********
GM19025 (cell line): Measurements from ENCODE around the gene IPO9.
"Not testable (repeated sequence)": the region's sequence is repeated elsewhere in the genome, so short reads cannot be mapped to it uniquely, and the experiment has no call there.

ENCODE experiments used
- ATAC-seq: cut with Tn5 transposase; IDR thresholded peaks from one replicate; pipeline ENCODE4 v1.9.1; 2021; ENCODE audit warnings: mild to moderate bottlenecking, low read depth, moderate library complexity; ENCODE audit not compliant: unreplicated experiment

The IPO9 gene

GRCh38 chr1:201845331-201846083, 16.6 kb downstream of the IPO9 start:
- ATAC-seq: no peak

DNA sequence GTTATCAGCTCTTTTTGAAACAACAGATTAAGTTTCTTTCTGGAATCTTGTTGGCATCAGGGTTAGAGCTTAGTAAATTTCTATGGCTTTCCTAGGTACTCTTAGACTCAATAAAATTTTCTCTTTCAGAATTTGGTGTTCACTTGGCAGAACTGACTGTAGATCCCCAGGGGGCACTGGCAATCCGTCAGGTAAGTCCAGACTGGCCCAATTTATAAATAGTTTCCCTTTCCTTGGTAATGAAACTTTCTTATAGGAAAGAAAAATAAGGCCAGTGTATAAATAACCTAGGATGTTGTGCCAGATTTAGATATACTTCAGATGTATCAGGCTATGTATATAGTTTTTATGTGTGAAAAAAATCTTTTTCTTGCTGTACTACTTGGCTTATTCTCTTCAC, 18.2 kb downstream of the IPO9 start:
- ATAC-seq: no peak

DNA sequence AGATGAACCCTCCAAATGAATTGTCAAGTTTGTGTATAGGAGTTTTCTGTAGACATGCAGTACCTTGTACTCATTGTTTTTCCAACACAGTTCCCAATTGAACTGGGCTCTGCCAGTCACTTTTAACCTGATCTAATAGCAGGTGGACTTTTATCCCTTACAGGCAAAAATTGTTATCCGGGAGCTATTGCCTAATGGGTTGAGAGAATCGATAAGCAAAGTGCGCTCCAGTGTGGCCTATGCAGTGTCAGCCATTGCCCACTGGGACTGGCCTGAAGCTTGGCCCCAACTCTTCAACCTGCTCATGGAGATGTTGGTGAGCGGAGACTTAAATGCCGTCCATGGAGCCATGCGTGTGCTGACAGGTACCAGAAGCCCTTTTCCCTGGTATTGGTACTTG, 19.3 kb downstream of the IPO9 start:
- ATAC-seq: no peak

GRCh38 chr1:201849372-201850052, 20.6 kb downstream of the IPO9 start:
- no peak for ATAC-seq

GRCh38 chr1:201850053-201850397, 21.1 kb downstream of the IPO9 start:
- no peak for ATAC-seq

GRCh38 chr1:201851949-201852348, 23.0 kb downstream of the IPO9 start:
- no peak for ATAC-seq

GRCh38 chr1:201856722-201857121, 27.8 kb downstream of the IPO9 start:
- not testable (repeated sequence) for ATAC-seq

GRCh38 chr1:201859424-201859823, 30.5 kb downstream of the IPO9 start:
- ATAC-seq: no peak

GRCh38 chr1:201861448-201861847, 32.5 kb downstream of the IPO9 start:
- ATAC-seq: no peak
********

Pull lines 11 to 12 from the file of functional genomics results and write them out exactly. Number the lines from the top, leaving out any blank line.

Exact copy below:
- ATAC-seq: no peak

GRCh38 chr1:201849372-201850052, 20.6 kb downstream of the IPO9 start: